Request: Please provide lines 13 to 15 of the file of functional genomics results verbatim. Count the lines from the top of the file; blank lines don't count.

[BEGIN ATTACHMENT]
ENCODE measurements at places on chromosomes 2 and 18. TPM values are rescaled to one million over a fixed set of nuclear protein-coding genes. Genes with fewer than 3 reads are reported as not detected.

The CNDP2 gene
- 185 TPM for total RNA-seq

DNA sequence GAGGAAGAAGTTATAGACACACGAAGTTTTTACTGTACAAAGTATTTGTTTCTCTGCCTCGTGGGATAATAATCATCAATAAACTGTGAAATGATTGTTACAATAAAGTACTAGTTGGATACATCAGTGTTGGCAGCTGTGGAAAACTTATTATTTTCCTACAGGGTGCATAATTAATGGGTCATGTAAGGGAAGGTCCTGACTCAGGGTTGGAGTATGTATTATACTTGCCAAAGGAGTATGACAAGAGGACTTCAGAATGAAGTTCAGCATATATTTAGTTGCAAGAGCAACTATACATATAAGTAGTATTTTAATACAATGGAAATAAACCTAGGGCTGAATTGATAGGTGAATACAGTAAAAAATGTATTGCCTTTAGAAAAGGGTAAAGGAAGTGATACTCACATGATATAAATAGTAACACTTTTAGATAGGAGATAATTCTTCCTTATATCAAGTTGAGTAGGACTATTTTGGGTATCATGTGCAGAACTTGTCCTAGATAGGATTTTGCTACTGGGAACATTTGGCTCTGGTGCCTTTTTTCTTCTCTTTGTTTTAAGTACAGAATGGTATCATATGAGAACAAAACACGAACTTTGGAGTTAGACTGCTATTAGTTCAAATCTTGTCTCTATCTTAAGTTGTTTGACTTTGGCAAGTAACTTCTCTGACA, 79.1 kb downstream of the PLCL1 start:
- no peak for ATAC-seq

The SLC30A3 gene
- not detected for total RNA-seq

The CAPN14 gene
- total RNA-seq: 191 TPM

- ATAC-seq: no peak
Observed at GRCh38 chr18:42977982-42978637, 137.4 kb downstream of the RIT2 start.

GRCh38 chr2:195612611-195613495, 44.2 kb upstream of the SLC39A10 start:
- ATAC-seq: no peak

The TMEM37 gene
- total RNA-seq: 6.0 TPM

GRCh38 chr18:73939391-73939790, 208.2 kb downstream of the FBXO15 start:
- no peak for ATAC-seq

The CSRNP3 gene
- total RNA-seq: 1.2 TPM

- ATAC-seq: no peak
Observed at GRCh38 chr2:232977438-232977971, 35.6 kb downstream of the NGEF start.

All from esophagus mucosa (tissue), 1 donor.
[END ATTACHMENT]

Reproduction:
- ATAC-seq: no peak

The TMEM37 gene
- total RNA-seq: 6.0 TPM